25 Years Later – I Still Remember Those Verses

I am surprised at how many children in the United States learn about poetry late into their school years. Maybe they are not ready for poetry because poetry can be very abstract and difficult to understand at times. A lot of children struggle learning grammar and vocabulary as part of their reading and comprehension skills which make it difficult to memorize and recite poems.

There were two mandatory languages we studied in school in Romania. I was lucky to be in a school where students studied English. We learned grammar, vocabulary, spelling, writing, reading aloud, and translation of stories and poems. We were mostly focusing on translations and adaptations in Romanian.

The teachers did not insist on teaching us conversational skills. The chances for a child to travel abroad at that time were very small. So, they figured we didn’t need them. An English teacher was telling me years later that when she was in college her classmates learned everything under the sky about the English language but refused to speak with one another.

There were some children that were making some progress because they were obsessed with what Metallica or Black Sabbath were trying to say in their songs. I admit that I learned some more English from the Beatles songs. Even though we were bombarded with a load of information for several years we still could not say two words on our own at the end of high school.

We had some pretty crazy English teachers that they didn’t care if we were understanding what we were reading or not. In the middle school, we learned how to sing “Auld Lang Syne”. We sounded terrible. All that mattered to us was that we were singing in a different language than Romanian. We didn’t understand anything we were saying but we memorized the song pretty well.

In high school, we studied “The Old Man and the Sea” by Ernest Hemingway. We had a teacher that required us to learn the sonnet “Shall I compare thee to a summer’s day?” by William Shakespeare and asked each one of us to stand up and recite it by heart in front of the class.

The French class was tough, too. It was not my favorite. We had studied French for longer than English. We were also required to know songs and poems.

Romanian Literature was brutal. We had to memorize passages and lengthy poems starting with middle school. They counted heavily at exams. We had to write them in our essays exactly how the authors were saying them. There is a very famous poem, “Luceafarul” by Eminescu that could be translated “The Evening Star”. It is very long and philosophical. Every Romanian remembers at least how it starts. After a while, it is hard to remember. The teacher made us memorized it and was grading us on how many verses we learned. It was impossible to memorize the entire poem.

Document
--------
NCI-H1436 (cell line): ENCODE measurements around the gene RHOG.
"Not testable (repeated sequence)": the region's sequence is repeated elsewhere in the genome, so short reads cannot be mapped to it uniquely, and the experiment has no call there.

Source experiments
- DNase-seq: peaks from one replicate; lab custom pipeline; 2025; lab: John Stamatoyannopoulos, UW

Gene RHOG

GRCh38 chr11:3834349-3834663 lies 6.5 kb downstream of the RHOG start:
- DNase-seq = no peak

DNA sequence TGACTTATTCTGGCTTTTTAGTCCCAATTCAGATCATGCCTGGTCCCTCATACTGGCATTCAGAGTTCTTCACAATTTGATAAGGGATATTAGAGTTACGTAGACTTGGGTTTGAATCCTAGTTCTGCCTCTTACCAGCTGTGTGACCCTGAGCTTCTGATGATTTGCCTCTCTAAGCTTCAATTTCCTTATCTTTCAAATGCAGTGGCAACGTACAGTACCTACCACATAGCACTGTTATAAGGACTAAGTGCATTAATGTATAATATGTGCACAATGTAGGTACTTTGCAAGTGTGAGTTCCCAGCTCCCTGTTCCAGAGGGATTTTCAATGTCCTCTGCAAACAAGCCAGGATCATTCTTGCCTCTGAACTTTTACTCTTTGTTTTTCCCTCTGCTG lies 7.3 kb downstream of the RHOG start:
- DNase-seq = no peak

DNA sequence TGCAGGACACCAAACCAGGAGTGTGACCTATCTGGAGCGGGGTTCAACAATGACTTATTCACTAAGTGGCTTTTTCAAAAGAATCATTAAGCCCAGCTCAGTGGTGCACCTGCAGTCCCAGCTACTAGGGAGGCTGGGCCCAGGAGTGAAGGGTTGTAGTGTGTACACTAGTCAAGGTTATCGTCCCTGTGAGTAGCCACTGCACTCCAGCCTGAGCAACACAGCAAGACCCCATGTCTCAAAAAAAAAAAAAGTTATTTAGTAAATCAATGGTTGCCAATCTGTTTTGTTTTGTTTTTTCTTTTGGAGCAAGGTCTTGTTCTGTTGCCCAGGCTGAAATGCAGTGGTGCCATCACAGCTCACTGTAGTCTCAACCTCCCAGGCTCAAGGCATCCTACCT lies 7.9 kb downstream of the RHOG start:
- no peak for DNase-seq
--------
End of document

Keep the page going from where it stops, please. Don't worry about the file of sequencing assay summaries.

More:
The verses I like the most and still remember are from the poem called “Moartea lui Fulger” or “Levin’s Death” by George Cosbuc. They represent the continuation of life. Life goes on despite everything that takes place around us. I still remember them because I like nature and the author made some analogies with trees. He is saying that a branch that was taken from its tree has little meaning to the forest because there are many other branches left.

The broken branch symbolizes people that leave our world and after a while they are forgotten and not missed anymore. This is a very pessimistic thought just like other poetry that was written at that time. Maybe people thought that life had very little value back then. I am only speculating. Here there are the original verses and my translation and interpretation of these verses.

[Romanian verses]

De rupi din codru o rămurea,

Ce-i pasă codrului de ea!

Ce-i pasă unei lumi întregi

De moartea mea!

[English – my interpretation]

If you break off a branch [from a tree]

The forest won’t care [just like]

The world that won’t care

If I die. [about my death]

We learned a lot of poems in school. We discussed and interpreted them to the littlest detail. I may not remember many of them right now but I know that they bring a smile on my face when I read them again. I guess poetry is not that bad after all!

For more Romanian poetry translated in English see Two Poems by Mihai Eminescu [Romanian poet, English audio, Romanian native speaker]

Now it's your turn...

Fill in your details below or click an icon to log in:

WordPress.com Logo

You are commenting using your WordPress.com account. Log Out / Change )

Twitter picture

You are commenting using your Twitter account. Log Out / Change )

Facebook photo

You are commenting using your Facebook account. Log Out / Change )

Google+ photo

You are commenting using your Google+ account. Log Out / Change )

Connecting to %s